This week brings Prime Minister Abe’s fiscal plan, the Reserve Bank of Australia’s rate decision, the Bank of England’s monetary results and U.S. nonfarm payrolls on Friday. So let’s put some perspective to tonight’s main events. The RBA will announce its overnight interest rate and consensus is calling for a 25 basis point CUT to 1.5%. Analysts believe that the weakness in the natural resource sector is aiding the reduction in capital expenditure. Also, Aussie inflation is at the bottom of the RBA‘s target range, which provides rationale for the RBA. I am not so sure of a CUT for this is coming at the end of Governor Stevens’s term at the RBA. Dr. Phillip Lowe will take over September 16 so this is the penultimate meeting for Mr. Stevens.
Posts Tagged ‘Nikkei’
It seems that the FOMC meets in Noah’s Ark (Genesis Chapter 8;Verse 8-12): “Then he sent out the DOVE from him to see whether the waters had subsided from the face of the ground. But the DOVE could not find a resting place for the sole of its foot and it returned to him to the ARK, for water was upon the surface of all the earth …. He waited again another seven days, and again sent out the DOVE from the ARK. The DOVE came back to him in the evening and behold! an olive leaf it had plucked with its bill! And Noah knew that the waters had subsided from upon the earth” (Artscroll Translation).
Jim Bullard? Now There Is An Unsavory Chap
Today was not like the other days for the break in the equity markets came early. As all the global markets were in sell mode St. Louis Fed President James Bullard hit the airwaves with thoughts about being wrong in his inflation projections. It appears that the selloff in crude oil is providing the Fed hawk with concerns that the SUMMARY of ECONOMIC PROJECTIONS may be softer than the December FOMC meeting revealed. Bullard sounded as if he would not be in favor of the Fed raising rates because of the inflation rate turning away from the spurious 2 percent mandate. The unsavoriness of Bullard’s comment is not that he fears a downturn in inflation, and maybe lower growth, but that Bullard seemed to find his DOVISH posture as the U.S. markets were heading toward the August lows. Bullard in unsavory because he called out CNBC’s Jim Cramer for “cheerleading for low rates twenty-four hours a day.”
One of my favorite songs by Simon and Garfunkel is “A Simple Desultory Philippic” in which the duo takes the time to mock and criticize the world of culture and politics that surround them. Desultory means lacking a style or plan, while Philippic connotes a word for a tirade or rant. Will my readers entertain my desire to craft my own simple desultory philippic?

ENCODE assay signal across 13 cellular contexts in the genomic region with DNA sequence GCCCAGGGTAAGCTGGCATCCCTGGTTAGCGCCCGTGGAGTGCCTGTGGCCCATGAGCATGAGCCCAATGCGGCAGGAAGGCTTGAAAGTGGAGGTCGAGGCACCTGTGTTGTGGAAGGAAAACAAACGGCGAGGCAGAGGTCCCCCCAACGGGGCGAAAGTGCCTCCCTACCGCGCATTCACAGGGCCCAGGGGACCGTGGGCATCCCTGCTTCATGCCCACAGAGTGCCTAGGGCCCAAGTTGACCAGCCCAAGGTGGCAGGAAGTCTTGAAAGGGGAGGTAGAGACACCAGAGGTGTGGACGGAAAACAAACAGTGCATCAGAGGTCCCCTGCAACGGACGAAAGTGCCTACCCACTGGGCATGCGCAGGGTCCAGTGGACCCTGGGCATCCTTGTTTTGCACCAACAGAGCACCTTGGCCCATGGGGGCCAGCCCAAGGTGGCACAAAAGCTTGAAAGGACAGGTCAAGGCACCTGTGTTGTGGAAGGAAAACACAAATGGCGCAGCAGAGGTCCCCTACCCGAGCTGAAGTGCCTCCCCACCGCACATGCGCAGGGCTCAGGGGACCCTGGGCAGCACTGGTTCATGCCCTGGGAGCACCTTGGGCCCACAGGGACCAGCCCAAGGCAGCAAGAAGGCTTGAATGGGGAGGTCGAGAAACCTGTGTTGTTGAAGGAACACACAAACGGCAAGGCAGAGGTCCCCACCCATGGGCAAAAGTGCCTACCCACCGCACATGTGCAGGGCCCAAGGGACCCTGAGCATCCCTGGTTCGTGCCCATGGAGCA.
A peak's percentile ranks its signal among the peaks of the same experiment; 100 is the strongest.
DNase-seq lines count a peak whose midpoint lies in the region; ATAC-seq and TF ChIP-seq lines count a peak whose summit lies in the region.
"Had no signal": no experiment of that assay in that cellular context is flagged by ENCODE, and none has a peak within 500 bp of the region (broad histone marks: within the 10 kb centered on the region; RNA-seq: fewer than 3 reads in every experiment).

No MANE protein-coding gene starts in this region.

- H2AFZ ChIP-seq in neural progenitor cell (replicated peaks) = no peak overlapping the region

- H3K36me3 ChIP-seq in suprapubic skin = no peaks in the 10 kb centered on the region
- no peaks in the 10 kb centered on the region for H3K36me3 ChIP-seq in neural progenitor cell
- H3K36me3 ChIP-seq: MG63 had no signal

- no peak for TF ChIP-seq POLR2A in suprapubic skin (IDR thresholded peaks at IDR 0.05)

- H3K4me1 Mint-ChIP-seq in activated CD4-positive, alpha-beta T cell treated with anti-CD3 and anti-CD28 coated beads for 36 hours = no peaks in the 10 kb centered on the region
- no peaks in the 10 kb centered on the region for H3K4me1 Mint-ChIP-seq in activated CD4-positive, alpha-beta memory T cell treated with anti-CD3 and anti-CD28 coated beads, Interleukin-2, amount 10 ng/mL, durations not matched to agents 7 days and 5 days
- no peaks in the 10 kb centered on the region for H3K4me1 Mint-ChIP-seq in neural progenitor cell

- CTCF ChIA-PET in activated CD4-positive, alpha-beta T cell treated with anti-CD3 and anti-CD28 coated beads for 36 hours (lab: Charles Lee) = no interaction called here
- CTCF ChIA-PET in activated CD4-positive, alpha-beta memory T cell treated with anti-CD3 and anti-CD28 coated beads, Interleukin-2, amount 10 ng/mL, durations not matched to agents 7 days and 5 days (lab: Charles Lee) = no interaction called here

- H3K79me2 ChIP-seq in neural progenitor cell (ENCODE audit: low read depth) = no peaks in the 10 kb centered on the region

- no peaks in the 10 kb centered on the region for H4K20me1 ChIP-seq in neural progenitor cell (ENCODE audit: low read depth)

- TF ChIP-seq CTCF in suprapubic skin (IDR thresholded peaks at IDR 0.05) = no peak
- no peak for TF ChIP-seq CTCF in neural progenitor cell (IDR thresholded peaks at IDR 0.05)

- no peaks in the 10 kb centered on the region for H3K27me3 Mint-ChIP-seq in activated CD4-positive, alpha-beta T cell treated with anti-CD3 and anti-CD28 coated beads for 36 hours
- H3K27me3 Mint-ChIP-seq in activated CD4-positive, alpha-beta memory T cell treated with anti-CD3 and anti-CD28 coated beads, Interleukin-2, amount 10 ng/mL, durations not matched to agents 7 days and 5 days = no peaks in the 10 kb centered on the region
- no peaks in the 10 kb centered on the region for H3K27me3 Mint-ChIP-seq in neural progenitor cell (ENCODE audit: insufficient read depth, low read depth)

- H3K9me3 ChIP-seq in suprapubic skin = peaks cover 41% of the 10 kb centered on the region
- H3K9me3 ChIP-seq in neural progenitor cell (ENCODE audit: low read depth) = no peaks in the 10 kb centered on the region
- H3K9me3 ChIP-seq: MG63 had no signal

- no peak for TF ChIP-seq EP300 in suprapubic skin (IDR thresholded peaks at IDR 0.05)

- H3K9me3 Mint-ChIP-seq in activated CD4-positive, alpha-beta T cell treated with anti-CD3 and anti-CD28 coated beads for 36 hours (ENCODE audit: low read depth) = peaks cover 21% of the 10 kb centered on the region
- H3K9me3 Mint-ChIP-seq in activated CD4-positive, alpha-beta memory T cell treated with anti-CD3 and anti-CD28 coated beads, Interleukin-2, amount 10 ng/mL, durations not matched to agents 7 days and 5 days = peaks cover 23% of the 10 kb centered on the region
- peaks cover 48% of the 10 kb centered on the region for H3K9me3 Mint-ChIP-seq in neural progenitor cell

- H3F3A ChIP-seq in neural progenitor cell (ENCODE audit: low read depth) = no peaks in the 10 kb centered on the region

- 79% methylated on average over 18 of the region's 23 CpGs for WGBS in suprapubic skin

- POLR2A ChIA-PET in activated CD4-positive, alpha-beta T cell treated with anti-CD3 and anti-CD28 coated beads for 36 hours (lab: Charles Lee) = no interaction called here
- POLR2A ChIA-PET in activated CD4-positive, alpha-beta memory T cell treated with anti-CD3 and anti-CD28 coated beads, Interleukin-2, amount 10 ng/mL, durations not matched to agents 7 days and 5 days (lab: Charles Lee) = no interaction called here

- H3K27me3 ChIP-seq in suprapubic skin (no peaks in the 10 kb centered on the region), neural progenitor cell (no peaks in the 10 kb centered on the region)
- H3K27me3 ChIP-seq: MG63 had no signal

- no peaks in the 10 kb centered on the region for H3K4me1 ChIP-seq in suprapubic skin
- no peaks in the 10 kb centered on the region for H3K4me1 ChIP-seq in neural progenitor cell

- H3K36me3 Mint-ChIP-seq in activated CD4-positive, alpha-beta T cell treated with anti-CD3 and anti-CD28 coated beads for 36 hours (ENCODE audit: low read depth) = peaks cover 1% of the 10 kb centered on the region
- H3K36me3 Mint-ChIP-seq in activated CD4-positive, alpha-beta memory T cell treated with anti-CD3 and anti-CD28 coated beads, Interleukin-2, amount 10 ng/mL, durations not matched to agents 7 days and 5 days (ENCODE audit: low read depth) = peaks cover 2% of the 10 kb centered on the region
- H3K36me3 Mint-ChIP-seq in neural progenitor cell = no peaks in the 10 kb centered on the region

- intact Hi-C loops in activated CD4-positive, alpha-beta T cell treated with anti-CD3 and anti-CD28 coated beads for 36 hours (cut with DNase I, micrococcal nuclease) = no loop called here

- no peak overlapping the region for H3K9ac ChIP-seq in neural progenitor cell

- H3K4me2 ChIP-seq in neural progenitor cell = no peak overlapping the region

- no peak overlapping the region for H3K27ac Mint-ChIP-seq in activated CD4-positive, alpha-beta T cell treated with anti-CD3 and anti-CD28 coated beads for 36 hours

First, as the clouds of sadness begin to lift I want to thank all of those who took time to send a note to the blog and to me in emails for the condolences on the passing of my mentor and friend. In a tribute to one of the great traders, the markets provided volatility reminiscent of a 21 gun salute, or maybe just 21% vol levels and a VIX to go with it.
This is a tribute to N.B. and his continued effort to search for perspective (and his love of Joni Mitchell):I’ve looked at life from both sides nowFrom up and down and still somehowIt’s life’s illusions I recallI really don’t know life at all
First, on the geopolitical front the enforcement of sanctions on Russia is being met with disdain by some large European corporations. French energy giant Total is in talks with the largest privately held Russian energy company Lukoil to develop gas and oil fields using the latest drilling techniques. On Wednesday, Siemens CEO Joe Kaeser met directly with Russian President Putin and assured him that Siemens will not let temporal political problems upset the solid business relationship that the German conglomerate has developed with Russian technology and medical groups. The use of sanctions is problematic in a world defined by business interests. The German small and medium enterprises have vast business relations with Russia and it is estimated that 500,000 jobs are related to the export side of the equation. Russia sends energy and Germany responds with advanced, highly engineered products.
Tonight’s agenda brings an announcement from Australia as the RBA meets to decide its forward monetary policy. Interest rates are currently at 2.5% on the overnight cash rate (OCR). Consensus is for no change and I would agree with that for the Aussie dollar has been stable and the 2/10 yield curve is a healthy 135 basis points positive slope. Confusion reigns around the world as politics is causing uncertainty in much of the developed world’s economies. Expect the RBA Governor to note risks to global growth and that the Aussie bank will remain vigilant. Also, with a new government elected in early September the bank will want to see what types of fiscal policy will be enacted before embarking on a change in current monetary policy.
Japanese Prime Minister ABE may need to taper, but this would be a fiscal tapering as he may want to take a Greenspanian approach to raising the sales tax and drip feed the increase into the economy. It MAY behoove the Japanese government to make the SALES TAX increase data dependent (sound familiar) and increase it 1% with every incremental improvement in the GDP. The NIKKEI index is struggling as it comes to terms with the projected increase due to take hold next year. Investors are nervous about the negative impact from the tax increase as they remember the last time that the Japanese authorities increased taxes to bring down the DEBT/GDP RATIO. The economy went into a deflationary downturn, even as the sovereign debt level was decreased for a short period of time. But ultimately as growth slowed tax revenue decreased and a negative feedback loop developed.